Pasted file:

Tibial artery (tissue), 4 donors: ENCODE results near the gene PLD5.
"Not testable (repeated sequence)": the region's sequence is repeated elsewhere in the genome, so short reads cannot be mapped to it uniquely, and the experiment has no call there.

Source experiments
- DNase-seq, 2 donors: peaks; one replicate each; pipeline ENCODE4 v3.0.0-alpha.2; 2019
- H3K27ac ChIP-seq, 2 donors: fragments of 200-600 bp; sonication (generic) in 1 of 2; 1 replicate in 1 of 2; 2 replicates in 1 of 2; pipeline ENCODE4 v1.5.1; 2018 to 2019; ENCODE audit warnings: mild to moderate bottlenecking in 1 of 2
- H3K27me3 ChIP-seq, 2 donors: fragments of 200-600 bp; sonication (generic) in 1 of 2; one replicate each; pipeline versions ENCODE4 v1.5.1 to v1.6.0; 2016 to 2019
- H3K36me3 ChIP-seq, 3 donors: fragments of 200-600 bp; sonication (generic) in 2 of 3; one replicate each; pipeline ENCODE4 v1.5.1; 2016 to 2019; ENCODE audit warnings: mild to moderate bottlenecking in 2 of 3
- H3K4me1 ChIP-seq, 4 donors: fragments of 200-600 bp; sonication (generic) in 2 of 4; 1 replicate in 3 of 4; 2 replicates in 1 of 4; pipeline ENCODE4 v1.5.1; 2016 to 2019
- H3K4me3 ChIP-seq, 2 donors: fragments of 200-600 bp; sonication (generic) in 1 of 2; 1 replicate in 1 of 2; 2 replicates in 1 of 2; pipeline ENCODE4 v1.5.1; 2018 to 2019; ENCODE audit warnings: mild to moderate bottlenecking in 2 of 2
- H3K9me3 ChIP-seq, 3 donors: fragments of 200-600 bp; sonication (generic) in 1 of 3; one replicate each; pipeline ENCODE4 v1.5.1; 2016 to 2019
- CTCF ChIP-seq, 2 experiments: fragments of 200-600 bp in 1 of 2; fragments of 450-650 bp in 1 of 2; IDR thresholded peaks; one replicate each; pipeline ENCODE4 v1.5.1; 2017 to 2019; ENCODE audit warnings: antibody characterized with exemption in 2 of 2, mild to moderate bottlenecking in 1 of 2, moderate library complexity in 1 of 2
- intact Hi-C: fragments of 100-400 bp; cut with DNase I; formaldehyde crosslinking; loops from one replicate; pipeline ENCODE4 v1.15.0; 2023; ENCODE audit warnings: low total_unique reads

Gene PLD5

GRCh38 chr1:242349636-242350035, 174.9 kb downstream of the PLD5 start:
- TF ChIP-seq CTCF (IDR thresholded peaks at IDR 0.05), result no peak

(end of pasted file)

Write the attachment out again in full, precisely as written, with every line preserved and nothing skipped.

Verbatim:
Tibial artery (tissue), 4 donors: ENCODE results near the gene PLD5.
"Not testable (repeated sequence)": the region's sequence is repeated elsewhere in the genome, so short reads cannot be mapped to it uniquely, and the experiment has no call there.

Source experiments
- DNase-seq, 2 donors: peaks; one replicate each; pipeline ENCODE4 v3.0.0-alpha.2; 2019
- H3K27ac ChIP-seq, 2 donors: fragments of 200-600 bp; sonication (generic) in 1 of 2; 1 replicate in 1 of 2; 2 replicates in 1 of 2; pipeline ENCODE4 v1.5.1; 2018 to 2019; ENCODE audit warnings: mild to moderate bottlenecking in 1 of 2
- H3K27me3 ChIP-seq, 2 donors: fragments of 200-600 bp; sonication (generic) in 1 of 2; one replicate each; pipeline versions ENCODE4 v1.5.1 to v1.6.0; 2016 to 2019
- H3K36me3 ChIP-seq, 3 donors: fragments of 200-600 bp; sonication (generic) in 2 of 3; one replicate each; pipeline ENCODE4 v1.5.1; 2016 to 2019; ENCODE audit warnings: mild to moderate bottlenecking in 2 of 3
- H3K4me1 ChIP-seq, 4 donors: fragments of 200-600 bp; sonication (generic) in 2 of 4; 1 replicate in 3 of 4; 2 replicates in 1 of 4; pipeline ENCODE4 v1.5.1; 2016 to 2019
- H3K4me3 ChIP-seq, 2 donors: fragments of 200-600 bp; sonication (generic) in 1 of 2; 1 replicate in 1 of 2; 2 replicates in 1 of 2; pipeline ENCODE4 v1.5.1; 2018 to 2019; ENCODE audit warnings: mild to moderate bottlenecking in 2 of 2
- H3K9me3 ChIP-seq, 3 donors: fragments of 200-600 bp; sonication (generic) in 1 of 3; one replicate each; pipeline ENCODE4 v1.5.1; 2016 to 2019
- CTCF ChIP-seq, 2 experiments: fragments of 200-600 bp in 1 of 2; fragments of 450-650 bp in 1 of 2; IDR thresholded peaks; one replicate each; pipeline ENCODE4 v1.5.1; 2017 to 2019; ENCODE audit warnings: antibody characterized with exemption in 2 of 2, mild to moderate bottlenecking in 1 of 2, moderate library complexity in 1 of 2
- intact Hi-C: fragments of 100-400 bp; cut with DNase I; formaldehyde crosslinking; loops from one replicate; pipeline ENCODE4 v1.15.0; 2023; ENCODE audit warnings: low total_unique reads

Gene PLD5

GRCh38 chr1:242349636-242350035, 174.9 kb downstream of the PLD5 start:
- TF ChIP-seq CTCF (IDR thresholded peaks at IDR 0.05), result no peak